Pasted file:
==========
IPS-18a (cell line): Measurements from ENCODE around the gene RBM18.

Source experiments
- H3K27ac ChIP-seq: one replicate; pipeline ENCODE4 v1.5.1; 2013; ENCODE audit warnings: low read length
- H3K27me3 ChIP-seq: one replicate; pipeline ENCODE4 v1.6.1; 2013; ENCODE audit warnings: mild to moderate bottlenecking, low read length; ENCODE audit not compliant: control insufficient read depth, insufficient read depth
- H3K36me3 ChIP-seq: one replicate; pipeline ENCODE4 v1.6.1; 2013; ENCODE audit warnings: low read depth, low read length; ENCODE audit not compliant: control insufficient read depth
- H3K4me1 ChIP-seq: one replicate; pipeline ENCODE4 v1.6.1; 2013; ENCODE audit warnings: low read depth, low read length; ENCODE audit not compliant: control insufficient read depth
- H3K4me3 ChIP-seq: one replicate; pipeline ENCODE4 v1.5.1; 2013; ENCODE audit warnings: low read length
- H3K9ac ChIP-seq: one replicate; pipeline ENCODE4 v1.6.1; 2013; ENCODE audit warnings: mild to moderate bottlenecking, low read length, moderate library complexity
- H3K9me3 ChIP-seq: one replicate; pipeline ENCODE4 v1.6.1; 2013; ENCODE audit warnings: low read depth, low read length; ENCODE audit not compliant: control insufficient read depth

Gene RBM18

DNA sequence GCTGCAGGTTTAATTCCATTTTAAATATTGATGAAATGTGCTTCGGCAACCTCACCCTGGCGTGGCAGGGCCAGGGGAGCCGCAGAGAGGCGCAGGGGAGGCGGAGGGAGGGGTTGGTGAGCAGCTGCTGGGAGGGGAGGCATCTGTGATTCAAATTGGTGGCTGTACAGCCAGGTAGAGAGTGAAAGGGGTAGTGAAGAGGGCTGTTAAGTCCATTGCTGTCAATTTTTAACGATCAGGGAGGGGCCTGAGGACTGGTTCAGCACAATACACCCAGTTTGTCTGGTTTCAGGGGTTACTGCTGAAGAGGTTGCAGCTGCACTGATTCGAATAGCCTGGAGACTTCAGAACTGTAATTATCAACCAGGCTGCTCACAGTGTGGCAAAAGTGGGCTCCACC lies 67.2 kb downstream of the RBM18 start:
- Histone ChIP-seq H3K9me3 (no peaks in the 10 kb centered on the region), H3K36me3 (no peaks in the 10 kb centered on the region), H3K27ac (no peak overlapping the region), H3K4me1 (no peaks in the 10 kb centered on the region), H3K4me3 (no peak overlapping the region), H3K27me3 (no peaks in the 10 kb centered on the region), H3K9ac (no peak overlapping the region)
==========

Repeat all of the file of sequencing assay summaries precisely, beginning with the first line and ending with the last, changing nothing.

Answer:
IPS-18a (cell line): Measurements from ENCODE around the gene RBM18.

Source experiments
- H3K27ac ChIP-seq: one replicate; pipeline ENCODE4 v1.5.1; 2013; ENCODE audit warnings: low read length
- H3K27me3 ChIP-seq: one replicate; pipeline ENCODE4 v1.6.1; 2013; ENCODE audit warnings: mild to moderate bottlenecking, low read length; ENCODE audit not compliant: control insufficient read depth, insufficient read depth
- H3K36me3 ChIP-seq: one replicate; pipeline ENCODE4 v1.6.1; 2013; ENCODE audit warnings: low read depth, low read length; ENCODE audit not compliant: control insufficient read depth
- H3K4me1 ChIP-seq: one replicate; pipeline ENCODE4 v1.6.1; 2013; ENCODE audit warnings: low read depth, low read length; ENCODE audit not compliant: control insufficient read depth
- H3K4me3 ChIP-seq: one replicate; pipeline ENCODE4 v1.5.1; 2013; ENCODE audit warnings: low read length
- H3K9ac ChIP-seq: one replicate; pipeline ENCODE4 v1.6.1; 2013; ENCODE audit warnings: mild to moderate bottlenecking, low read length, moderate library complexity
- H3K9me3 ChIP-seq: one replicate; pipeline ENCODE4 v1.6.1; 2013; ENCODE audit warnings: low read depth, low read length; ENCODE audit not compliant: control insufficient read depth

Gene RBM18

DNA sequence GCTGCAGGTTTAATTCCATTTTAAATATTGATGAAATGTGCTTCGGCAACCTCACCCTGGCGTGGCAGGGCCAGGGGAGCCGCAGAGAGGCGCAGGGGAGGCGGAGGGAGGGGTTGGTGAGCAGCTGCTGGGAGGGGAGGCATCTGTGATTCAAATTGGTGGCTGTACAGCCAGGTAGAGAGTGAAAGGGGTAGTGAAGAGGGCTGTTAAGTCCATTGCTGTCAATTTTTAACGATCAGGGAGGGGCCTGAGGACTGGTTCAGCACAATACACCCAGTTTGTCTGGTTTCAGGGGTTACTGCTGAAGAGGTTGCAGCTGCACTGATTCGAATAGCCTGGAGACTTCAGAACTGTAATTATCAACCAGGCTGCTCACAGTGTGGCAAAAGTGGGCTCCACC lies 67.2 kb downstream of the RBM18 start:
- Histone ChIP-seq H3K9me3 (no peaks in the 10 kb centered on the region), H3K36me3 (no peaks in the 10 kb centered on the region), H3K27ac (no peak overlapping the region), H3K4me1 (no peaks in the 10 kb centered on the region), H3K4me3 (no peak overlapping the region), H3K27me3 (no peaks in the 10 kb centered on the region), H3K9ac (no peak overlapping the region)